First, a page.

THE BLOG

Acceptance Is Best

06/13/2015 12:23 pm ET | Updated Jun 11, 2016

I read something this week that just really blew me away...

If you've been following me, you know that I put a big emphasis on the mental and emotional components of change.

One of the techniques that I've used in my own life and also taught others for years is the whole concept of "fighting" negative voices or mental patterns that try to hold us back. Here's one of my classic posts on Overcoming Overwhelm.

Basically, you're confronting the accusations that taunt you and replacing them with the truth.

This is a great technique, and it definitely works wonders.

But since I'm committed to learning and growing, I'm always on the look out for new ways to be my best self and to empower you to be your best self. And this week, I came across a very different, but also very effective approach in a book called Ten Days to Self Esteem by David D. Burns, M.D.

It's called the "Acceptance Paradox," and it works like this:

"Instead of defending yourself against your own self-criticisms. You don't try to build yourself up or fight back. Instead, you do just the opposite: You simply accept the fact that you are broken, imperfect, and defective. You accept your shortcomings with honesty and inner peace. The surprising result is that you can often gain invulnerability when you make yourself completely vulnerable and defenseless."

When I first read this paragraph, I thought, What?! This can't be correct.

We can't just be passive and allow these negative thoughts to pound us down. We need to stick up for ourselves, put up our defenses and fight back to the bullying thoughts.

And in some cases, I think I'm absolutely right that denying the lies and claiming the truth about yourself is the correct and most effective strategy.

But as I read on, I realized that this Acceptance Paradox technique might be a good alternative when getting fired up fails.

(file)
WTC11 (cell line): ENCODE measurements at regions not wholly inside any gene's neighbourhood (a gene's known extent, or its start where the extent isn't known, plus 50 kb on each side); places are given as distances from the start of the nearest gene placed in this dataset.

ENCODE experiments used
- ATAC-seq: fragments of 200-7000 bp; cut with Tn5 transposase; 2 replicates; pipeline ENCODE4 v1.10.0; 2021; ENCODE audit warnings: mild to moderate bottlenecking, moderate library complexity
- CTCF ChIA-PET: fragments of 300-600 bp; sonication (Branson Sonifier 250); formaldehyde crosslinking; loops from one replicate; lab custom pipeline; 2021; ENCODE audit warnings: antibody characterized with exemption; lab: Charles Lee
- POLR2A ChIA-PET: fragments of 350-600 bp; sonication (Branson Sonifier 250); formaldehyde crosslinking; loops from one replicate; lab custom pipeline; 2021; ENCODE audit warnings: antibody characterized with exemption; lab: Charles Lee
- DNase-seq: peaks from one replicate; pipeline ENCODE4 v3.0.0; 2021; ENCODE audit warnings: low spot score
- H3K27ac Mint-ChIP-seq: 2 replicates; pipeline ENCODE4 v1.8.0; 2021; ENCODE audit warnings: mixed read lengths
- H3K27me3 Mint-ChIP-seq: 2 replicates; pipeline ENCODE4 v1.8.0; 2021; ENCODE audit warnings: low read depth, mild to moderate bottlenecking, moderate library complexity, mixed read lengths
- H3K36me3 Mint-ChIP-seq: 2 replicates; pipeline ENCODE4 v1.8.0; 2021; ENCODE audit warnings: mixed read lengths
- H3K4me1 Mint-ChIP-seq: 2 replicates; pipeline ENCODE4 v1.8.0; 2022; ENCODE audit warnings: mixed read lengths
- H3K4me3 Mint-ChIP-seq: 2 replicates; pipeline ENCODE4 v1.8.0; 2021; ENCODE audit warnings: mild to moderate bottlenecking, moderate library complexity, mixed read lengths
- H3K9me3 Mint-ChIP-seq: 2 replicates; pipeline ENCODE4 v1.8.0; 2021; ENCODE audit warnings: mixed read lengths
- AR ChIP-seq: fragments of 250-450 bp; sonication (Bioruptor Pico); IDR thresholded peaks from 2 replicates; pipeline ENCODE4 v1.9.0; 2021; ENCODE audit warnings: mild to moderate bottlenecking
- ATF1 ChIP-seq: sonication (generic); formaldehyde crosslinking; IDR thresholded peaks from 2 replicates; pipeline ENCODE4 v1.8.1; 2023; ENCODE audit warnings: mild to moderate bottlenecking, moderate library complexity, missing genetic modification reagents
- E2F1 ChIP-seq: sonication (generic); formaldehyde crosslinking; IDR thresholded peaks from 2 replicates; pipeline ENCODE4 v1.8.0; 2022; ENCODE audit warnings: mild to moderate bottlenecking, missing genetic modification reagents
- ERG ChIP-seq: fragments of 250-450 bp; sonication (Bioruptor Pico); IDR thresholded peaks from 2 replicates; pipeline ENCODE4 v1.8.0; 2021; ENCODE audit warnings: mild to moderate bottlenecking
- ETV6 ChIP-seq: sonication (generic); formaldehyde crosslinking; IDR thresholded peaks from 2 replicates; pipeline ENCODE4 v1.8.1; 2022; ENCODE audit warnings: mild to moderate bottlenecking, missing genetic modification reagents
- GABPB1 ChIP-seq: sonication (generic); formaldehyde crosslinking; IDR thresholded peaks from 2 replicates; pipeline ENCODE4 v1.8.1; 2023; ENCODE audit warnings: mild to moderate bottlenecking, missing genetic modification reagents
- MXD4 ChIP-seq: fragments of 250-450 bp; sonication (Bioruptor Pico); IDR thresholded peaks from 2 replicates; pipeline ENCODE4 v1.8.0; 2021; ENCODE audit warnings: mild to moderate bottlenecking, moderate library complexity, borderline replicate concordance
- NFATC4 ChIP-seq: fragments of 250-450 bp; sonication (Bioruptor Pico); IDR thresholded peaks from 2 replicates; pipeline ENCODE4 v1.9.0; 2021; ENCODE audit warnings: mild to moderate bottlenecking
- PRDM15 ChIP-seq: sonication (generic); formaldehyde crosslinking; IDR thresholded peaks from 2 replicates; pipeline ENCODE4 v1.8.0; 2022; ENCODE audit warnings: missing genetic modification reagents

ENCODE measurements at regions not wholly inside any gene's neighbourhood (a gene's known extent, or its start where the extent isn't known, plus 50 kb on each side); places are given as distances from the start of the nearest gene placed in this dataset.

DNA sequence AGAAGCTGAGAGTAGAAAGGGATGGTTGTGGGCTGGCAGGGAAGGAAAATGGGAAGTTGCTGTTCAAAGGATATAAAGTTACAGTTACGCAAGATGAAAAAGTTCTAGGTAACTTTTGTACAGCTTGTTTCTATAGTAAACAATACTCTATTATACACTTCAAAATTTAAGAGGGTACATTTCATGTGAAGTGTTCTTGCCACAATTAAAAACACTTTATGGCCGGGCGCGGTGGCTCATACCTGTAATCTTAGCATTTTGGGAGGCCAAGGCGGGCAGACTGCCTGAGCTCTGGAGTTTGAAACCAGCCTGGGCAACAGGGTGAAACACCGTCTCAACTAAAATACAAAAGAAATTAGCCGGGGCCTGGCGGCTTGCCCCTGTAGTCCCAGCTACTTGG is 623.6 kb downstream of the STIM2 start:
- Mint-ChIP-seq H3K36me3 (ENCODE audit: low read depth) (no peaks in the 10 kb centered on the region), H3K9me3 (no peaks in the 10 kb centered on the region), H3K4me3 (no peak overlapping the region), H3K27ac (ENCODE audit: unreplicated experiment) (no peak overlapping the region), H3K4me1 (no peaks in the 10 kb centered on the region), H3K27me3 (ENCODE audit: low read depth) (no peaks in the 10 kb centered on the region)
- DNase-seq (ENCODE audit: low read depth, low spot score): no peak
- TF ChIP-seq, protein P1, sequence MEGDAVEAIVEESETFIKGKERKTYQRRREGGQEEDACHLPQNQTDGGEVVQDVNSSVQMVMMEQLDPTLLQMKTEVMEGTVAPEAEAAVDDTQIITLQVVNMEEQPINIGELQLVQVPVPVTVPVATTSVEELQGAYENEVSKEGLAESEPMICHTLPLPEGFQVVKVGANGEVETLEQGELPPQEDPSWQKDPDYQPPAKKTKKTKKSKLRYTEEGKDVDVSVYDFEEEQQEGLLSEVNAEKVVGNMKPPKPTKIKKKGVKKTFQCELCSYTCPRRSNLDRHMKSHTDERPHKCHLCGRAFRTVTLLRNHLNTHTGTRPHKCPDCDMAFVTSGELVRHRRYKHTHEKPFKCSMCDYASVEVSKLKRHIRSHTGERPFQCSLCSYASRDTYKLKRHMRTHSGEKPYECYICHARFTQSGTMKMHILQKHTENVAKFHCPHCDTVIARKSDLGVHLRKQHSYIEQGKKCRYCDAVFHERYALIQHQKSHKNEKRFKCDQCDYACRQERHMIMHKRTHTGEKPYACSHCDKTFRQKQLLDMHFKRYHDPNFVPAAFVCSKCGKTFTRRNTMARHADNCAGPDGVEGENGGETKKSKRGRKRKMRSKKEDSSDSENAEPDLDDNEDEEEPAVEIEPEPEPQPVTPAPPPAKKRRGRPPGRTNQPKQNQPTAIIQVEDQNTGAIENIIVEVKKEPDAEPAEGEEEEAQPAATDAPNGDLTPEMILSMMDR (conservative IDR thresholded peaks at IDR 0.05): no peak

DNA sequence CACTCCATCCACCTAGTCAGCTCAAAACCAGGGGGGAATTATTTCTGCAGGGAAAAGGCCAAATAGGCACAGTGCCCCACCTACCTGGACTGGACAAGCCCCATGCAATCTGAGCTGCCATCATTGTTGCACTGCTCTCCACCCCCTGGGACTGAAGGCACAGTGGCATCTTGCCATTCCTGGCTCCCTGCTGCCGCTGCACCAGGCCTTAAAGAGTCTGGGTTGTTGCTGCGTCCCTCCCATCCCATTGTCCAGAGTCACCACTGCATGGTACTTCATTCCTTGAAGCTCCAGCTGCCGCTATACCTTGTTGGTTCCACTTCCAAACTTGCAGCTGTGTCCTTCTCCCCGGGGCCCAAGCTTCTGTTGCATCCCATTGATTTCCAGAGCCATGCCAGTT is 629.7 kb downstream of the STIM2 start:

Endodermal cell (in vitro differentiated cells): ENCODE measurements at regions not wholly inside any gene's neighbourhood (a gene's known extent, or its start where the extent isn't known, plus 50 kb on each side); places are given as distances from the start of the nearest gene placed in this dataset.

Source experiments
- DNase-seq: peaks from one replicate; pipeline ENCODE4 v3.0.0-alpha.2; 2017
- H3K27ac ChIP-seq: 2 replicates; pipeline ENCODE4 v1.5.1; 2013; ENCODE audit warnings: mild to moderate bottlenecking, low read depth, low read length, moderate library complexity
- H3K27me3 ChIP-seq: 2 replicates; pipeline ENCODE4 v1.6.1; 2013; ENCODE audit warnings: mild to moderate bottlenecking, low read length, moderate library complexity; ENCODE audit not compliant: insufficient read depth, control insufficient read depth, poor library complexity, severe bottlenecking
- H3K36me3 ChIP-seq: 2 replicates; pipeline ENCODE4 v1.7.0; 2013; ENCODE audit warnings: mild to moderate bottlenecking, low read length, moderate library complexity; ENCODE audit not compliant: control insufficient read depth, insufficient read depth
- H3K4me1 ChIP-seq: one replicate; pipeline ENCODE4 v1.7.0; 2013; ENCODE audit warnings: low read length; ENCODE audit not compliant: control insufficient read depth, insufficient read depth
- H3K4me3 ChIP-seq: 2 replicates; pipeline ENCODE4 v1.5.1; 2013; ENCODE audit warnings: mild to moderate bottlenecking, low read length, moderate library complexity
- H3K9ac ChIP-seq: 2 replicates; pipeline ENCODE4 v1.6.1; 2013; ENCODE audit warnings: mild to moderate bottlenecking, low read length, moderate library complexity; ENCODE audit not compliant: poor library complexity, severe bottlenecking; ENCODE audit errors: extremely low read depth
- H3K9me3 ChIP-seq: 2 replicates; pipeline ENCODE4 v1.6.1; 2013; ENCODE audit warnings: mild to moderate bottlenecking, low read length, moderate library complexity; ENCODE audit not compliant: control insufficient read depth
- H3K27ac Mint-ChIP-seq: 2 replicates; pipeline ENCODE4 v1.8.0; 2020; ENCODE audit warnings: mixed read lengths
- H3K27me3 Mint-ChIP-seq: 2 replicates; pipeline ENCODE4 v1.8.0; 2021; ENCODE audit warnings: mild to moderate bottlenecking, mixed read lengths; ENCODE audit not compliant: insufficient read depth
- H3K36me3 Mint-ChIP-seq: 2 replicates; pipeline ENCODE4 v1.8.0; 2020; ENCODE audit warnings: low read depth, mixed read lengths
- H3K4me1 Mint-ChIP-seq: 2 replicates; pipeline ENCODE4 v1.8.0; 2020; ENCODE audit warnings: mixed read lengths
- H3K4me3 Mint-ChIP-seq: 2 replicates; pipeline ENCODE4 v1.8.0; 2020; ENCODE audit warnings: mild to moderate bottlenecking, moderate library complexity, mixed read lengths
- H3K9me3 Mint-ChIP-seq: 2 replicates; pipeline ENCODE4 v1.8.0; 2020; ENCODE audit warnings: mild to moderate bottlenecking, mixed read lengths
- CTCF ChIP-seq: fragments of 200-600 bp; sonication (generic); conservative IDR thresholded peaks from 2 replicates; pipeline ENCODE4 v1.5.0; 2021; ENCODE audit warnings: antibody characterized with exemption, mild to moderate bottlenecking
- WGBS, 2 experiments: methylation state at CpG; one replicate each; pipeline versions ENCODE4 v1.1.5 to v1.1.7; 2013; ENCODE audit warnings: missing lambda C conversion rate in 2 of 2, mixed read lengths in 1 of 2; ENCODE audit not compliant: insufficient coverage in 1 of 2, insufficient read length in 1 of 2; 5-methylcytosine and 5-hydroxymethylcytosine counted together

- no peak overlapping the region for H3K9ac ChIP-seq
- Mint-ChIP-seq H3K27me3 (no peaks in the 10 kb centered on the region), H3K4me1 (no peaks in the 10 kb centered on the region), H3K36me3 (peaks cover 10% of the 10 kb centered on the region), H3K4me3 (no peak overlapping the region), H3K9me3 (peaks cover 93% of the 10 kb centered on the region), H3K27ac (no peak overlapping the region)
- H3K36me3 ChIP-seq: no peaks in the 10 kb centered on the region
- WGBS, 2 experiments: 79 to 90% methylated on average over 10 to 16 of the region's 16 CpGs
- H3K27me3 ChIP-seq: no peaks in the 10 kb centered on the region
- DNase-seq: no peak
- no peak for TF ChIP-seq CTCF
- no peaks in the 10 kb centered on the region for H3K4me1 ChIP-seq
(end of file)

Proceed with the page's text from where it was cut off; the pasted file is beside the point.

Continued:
The absolutely essential and most critical key in the Acceptance Paradox technique is HOW you agreed with the accusations. You do this not from a place of fear, shame or denial, but with a sense of total inner peace, strength and self esteem.

In essence, this technique is not letting critics get to you. It's the equivalent of a bully on the school playground saying something to you like, "You have a big nose."

And because you really don't care what that person thinks, you know that your value is not based on the size of your nose, and you're in touch with the fact that there is some reality to that statement, you simply reply with a shrug of your shoulders and a steady look into his or her eyes, "Yep. I do have a big nose." Then you move on leaving the bully speechless.

Interesting, isn't it?

When someone or something is really getting you down, you just might be able to release its power over you by finding and agreeing with the truth in the criticism but with a total, unshakable sense of inner peace and self acceptance.

About Real Life E®
Elizabeth Grace Saunders is the founder and CEO of Real Life E® a time coaching and training company that empowers individuals who feel guilty, overwhelmed and frustrated to feel peaceful, confident and accomplished. She is an expert on achieving more success with less stress. Real Life E® also increases employee productivity, satisfaction and work/life balance through training programs.

McGraw Hill published her first book The 3 Secrets to Effective Time Investment: How to Achieve More Success with Less Stress. Harvard Business Review recently published her second book How to Invest Your Time Like Money. Elizabeth contributes to blogs like Lifehacker, Harvard Business Review, Forbes, and the 99U blog on productivity for creative professionals and has appeared on CBS, ABC, NBC, and Fox.